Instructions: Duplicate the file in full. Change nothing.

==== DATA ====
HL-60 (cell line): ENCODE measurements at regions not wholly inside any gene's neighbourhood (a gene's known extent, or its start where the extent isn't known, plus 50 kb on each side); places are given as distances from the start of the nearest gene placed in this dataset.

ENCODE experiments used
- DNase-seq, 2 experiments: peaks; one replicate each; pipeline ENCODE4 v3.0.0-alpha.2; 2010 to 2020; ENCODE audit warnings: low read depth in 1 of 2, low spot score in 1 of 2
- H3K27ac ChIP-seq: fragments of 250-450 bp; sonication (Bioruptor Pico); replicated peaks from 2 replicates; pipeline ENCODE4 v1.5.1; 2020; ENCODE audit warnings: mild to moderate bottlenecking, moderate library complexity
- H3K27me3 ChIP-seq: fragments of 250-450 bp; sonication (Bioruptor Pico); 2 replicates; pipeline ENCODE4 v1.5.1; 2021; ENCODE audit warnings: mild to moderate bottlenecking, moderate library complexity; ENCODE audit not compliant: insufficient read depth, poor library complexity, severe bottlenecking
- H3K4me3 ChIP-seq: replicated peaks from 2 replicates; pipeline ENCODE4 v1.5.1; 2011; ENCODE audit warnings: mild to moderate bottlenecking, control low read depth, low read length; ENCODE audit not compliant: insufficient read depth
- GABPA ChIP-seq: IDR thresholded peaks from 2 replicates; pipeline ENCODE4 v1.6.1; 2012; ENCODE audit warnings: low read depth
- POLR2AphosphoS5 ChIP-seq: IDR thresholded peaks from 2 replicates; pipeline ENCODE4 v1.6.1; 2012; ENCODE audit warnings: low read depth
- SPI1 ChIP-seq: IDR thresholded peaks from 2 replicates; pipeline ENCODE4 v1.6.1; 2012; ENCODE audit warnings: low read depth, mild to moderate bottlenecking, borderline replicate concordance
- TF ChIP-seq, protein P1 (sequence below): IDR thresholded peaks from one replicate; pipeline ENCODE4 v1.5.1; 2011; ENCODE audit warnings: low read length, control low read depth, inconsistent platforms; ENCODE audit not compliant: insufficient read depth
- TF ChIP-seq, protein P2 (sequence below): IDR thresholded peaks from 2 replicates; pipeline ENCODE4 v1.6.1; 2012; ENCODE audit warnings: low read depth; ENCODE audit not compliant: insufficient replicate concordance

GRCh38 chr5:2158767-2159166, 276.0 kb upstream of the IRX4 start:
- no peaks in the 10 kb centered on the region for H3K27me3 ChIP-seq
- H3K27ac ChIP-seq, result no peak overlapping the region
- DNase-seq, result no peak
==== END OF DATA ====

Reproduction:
HL-60 (cell line): ENCODE measurements at regions not wholly inside any gene's neighbourhood (a gene's known extent, or its start where the extent isn't known, plus 50 kb on each side); places are given as distances from the start of the nearest gene placed in this dataset.

ENCODE experiments used
- DNase-seq, 2 experiments: peaks; one replicate each; pipeline ENCODE4 v3.0.0-alpha.2; 2010 to 2020; ENCODE audit warnings: low read depth in 1 of 2, low spot score in 1 of 2
- H3K27ac ChIP-seq: fragments of 250-450 bp; sonication (Bioruptor Pico); replicated peaks from 2 replicates; pipeline ENCODE4 v1.5.1; 2020; ENCODE audit warnings: mild to moderate bottlenecking, moderate library complexity
- H3K27me3 ChIP-seq: fragments of 250-450 bp; sonication (Bioruptor Pico); 2 replicates; pipeline ENCODE4 v1.5.1; 2021; ENCODE audit warnings: mild to moderate bottlenecking, moderate library complexity; ENCODE audit not compliant: insufficient read depth, poor library complexity, severe bottlenecking
- H3K4me3 ChIP-seq: replicated peaks from 2 replicates; pipeline ENCODE4 v1.5.1; 2011; ENCODE audit warnings: mild to moderate bottlenecking, control low read depth, low read length; ENCODE audit not compliant: insufficient read depth
- GABPA ChIP-seq: IDR thresholded peaks from 2 replicates; pipeline ENCODE4 v1.6.1; 2012; ENCODE audit warnings: low read depth
- POLR2AphosphoS5 ChIP-seq: IDR thresholded peaks from 2 replicates; pipeline ENCODE4 v1.6.1; 2012; ENCODE audit warnings: low read depth
- SPI1 ChIP-seq: IDR thresholded peaks from 2 replicates; pipeline ENCODE4 v1.6.1; 2012; ENCODE audit warnings: low read depth, mild to moderate bottlenecking, borderline replicate concordance
- TF ChIP-seq, protein P1 (sequence below): IDR thresholded peaks from one replicate; pipeline ENCODE4 v1.5.1; 2011; ENCODE audit warnings: low read length, control low read depth, inconsistent platforms; ENCODE audit not compliant: insufficient read depth
- TF ChIP-seq, protein P2 (sequence below): IDR thresholded peaks from 2 replicates; pipeline ENCODE4 v1.6.1; 2012; ENCODE audit warnings: low read depth; ENCODE audit not compliant: insufficient replicate concordance

GRCh38 chr5:2158767-2159166, 276.0 kb upstream of the IRX4 start:
- no peaks in the 10 kb centered on the region for H3K27me3 ChIP-seq
- H3K27ac ChIP-seq, result no peak overlapping the region
- DNase-seq, result no peak